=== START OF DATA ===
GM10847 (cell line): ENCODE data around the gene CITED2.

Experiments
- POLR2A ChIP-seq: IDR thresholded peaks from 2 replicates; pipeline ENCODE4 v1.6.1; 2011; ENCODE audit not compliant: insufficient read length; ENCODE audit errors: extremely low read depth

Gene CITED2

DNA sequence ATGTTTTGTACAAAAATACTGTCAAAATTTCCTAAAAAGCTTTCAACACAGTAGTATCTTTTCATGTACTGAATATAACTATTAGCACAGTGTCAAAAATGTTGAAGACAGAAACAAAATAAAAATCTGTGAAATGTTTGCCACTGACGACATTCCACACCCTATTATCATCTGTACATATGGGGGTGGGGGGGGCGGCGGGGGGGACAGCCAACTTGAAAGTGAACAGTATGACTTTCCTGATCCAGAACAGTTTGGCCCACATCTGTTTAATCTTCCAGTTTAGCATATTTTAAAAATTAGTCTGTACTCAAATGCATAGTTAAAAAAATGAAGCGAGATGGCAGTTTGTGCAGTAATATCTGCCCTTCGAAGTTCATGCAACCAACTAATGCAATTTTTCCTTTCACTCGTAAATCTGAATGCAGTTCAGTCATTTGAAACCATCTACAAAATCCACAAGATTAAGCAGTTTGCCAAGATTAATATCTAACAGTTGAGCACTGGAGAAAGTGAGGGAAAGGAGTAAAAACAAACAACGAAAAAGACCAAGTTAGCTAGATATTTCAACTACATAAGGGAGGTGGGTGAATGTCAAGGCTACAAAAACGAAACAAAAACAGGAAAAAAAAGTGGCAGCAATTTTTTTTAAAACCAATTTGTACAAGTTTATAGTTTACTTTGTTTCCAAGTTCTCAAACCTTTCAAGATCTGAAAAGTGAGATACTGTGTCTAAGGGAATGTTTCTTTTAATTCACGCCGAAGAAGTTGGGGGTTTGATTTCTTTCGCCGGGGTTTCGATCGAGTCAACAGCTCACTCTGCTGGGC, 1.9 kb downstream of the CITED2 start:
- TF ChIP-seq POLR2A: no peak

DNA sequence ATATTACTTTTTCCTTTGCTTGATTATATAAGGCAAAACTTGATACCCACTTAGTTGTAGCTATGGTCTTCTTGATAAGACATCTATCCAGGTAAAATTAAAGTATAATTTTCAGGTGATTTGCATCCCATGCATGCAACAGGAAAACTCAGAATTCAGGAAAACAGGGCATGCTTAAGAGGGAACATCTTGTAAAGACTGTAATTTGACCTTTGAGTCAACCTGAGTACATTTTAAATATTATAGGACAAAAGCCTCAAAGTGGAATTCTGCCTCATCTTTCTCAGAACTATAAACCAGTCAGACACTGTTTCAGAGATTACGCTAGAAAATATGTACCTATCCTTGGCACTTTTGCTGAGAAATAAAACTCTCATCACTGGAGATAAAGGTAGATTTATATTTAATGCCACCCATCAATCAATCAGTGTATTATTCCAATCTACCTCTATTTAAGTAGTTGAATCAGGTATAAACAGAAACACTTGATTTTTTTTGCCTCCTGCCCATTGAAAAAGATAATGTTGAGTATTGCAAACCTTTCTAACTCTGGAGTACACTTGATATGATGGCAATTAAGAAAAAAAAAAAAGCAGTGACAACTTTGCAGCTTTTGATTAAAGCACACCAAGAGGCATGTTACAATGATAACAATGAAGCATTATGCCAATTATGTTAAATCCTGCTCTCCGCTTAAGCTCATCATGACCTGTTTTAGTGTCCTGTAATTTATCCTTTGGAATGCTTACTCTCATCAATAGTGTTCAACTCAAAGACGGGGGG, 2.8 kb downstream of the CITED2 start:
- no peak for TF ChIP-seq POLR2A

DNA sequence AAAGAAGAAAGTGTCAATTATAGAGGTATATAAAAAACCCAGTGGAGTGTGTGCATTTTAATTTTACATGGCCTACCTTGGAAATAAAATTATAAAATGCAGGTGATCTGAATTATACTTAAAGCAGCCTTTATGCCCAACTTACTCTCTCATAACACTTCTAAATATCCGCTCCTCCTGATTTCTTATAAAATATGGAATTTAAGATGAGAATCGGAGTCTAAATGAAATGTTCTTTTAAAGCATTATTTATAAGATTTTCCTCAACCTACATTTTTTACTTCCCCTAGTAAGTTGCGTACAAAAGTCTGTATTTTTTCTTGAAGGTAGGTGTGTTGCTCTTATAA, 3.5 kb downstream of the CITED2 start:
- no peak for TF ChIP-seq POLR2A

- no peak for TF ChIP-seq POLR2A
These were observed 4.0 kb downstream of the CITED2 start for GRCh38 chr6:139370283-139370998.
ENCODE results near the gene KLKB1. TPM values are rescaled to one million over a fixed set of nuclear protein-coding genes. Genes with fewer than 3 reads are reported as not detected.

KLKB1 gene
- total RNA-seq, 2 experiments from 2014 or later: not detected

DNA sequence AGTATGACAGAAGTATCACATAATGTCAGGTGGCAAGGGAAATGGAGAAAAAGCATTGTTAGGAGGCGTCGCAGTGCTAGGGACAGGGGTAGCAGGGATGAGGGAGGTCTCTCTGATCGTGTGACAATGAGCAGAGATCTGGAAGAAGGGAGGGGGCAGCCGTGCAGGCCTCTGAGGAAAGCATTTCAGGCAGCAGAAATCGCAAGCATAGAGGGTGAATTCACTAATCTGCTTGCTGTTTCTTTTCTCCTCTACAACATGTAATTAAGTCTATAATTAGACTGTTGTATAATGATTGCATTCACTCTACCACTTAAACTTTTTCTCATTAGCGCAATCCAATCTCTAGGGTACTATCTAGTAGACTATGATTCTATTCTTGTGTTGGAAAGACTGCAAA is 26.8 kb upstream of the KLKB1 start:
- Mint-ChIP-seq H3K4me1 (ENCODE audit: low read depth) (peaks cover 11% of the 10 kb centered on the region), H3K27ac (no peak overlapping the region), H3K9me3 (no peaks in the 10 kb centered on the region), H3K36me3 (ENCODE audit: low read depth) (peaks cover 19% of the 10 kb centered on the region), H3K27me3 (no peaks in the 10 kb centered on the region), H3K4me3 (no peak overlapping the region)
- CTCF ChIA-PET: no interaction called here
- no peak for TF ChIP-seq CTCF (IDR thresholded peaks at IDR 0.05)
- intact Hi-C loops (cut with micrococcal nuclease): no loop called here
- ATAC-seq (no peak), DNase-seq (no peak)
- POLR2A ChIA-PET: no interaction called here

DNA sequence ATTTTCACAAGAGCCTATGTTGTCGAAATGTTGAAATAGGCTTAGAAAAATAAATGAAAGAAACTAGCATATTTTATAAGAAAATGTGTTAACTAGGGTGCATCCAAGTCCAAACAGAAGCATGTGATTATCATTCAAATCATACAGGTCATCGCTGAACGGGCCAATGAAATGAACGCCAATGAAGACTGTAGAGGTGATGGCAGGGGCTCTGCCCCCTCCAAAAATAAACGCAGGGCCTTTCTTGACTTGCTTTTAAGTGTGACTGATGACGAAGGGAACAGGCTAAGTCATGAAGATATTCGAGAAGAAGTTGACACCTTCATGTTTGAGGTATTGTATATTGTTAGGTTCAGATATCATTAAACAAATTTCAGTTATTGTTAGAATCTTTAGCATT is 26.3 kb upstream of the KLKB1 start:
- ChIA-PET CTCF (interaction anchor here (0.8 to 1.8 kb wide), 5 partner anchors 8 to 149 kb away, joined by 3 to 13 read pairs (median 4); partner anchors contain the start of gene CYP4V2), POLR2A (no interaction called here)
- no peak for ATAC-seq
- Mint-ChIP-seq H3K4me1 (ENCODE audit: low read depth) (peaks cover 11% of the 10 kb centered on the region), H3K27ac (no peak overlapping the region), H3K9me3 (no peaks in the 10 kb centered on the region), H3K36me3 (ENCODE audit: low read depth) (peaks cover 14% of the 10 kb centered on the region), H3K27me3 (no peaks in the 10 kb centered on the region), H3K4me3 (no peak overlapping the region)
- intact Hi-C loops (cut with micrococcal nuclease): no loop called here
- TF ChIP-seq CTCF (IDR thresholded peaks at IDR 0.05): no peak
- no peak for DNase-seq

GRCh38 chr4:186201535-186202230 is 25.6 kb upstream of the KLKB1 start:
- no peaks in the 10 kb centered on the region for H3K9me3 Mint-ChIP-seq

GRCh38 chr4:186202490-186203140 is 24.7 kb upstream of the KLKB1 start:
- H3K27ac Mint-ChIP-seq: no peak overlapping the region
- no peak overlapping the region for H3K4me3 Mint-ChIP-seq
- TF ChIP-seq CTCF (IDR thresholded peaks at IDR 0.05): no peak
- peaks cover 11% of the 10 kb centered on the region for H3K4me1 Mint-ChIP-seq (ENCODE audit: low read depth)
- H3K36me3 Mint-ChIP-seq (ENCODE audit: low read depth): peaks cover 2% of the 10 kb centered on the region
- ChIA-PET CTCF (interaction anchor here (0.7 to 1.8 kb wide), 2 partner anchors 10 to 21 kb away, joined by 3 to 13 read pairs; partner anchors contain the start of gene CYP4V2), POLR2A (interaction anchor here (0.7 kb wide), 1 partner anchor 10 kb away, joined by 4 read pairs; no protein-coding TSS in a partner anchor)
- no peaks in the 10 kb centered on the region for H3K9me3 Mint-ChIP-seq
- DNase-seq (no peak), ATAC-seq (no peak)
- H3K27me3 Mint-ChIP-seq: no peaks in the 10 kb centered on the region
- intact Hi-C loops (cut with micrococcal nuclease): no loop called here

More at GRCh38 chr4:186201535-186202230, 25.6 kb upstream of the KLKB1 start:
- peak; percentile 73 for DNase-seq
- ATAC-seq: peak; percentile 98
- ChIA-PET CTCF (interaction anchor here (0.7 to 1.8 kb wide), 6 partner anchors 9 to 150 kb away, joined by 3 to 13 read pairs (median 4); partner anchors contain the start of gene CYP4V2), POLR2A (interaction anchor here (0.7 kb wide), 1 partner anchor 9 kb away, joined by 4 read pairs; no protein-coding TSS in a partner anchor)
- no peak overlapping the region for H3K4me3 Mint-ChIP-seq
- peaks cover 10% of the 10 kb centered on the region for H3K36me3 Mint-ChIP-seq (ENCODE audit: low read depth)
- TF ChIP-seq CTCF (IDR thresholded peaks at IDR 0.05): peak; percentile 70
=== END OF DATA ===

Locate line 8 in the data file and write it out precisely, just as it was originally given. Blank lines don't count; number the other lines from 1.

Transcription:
- no peak for TF ChIP-seq POLR2A